Rise of the Corporation-State

by dfunction

When Edward Bernays, nephew to Sigmund Freud, took his uncle’s psychological ideas and turned them into what we now call public relations, he transformed individuals into statistics, and we were all relabelled as consumers.
From a corporate viewpoint, our most important function as a society is to consume, consumption drives the economy, but it’s now so much more than supply and demand, consumption has become a way of life.
Our world is crammed to bursting with commercialism, swollen with the stinking refuse of our pleasures and necessities as faceless corporations shovel cash into cavernous bank accounts. Party politics is driven by corporate campaign-donations, our entertainment is peppered with product placement, and we are relentlessly besieged by advertisement in every moment of our waking lives, we are living in a corporation-state.
Perhaps that’s an extreme assertion, but if we’re not, then we’re headed that way. Voter apathy is beginning to undermine the validity of campaign politics, after all, if less than fifty-one percent of the population votes, you’re no longer living in a democracy, if we ever were. And if a minority of socially distant, morally corrupt politicians are handed power, and those politicians are in fear of, in debt to, and controlled by big business, then surely, a corporation-state would be in evidence.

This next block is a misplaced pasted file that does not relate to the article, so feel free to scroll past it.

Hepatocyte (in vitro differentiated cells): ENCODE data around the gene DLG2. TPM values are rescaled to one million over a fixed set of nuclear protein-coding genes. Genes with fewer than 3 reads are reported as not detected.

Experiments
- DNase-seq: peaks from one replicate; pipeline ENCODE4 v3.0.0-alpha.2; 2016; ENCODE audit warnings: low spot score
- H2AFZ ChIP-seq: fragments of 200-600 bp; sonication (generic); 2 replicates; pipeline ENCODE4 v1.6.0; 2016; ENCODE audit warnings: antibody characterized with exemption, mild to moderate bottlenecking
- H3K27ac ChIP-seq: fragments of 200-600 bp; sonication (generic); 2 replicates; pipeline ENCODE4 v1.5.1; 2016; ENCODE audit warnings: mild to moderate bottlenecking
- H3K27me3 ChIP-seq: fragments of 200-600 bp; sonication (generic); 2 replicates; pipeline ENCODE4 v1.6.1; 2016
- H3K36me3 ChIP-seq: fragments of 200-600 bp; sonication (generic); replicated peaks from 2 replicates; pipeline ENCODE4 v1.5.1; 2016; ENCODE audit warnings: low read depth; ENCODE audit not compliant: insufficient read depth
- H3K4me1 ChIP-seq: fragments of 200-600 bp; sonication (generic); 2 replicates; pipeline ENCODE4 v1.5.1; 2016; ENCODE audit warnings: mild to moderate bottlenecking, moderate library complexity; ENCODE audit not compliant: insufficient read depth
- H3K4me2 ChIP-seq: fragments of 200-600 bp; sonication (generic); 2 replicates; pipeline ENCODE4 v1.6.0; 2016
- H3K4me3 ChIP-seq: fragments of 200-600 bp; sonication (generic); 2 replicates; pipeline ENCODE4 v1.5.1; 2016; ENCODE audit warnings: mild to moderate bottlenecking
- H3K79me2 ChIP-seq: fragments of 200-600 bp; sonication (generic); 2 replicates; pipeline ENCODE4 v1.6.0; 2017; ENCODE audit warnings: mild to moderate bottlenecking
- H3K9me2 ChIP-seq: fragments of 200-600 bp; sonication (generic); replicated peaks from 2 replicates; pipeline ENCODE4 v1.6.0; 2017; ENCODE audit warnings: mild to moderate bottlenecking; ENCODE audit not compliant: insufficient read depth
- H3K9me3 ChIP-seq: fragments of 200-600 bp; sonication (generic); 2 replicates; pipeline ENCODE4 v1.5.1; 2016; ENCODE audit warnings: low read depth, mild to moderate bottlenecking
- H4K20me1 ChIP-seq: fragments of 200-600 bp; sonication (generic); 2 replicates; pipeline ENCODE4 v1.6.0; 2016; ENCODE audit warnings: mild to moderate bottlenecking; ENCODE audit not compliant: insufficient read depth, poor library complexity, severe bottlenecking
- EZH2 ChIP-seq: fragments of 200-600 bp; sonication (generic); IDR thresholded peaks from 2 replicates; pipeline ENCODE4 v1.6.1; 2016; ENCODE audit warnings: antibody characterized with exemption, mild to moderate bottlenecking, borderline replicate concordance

Our food, energy and water are provided to us at an exorbitant fee, we’re totally reliant on industry, commerce and intensive farming. If the infrastructure of our countries were to suddenly collapse, or be destabilised through war or natural disaster, we’d be lost, starving and thirsty in the dark.
Not only do we eat polluted food, drink tainted water, and drape our lives in the ethically devoid produce of unrestrained capitalism, we pay handsomely for the privilege. Could it be possible, with enough time, social unrest, and an ever-growing climate of apathy, that we would see Ronald McDonald made Prime Minister and our wages paid in happy meals?
Of course, that’s a ludicrous extrapolation, but if we can’t challenge our preconceptions of how a society works, of how we live, grow, work and interact, then I fear that democracy will give way to banality, and the Noble Prize will be replaced with a hotdog eating contest.

Who ate all the pies? Dom Carter

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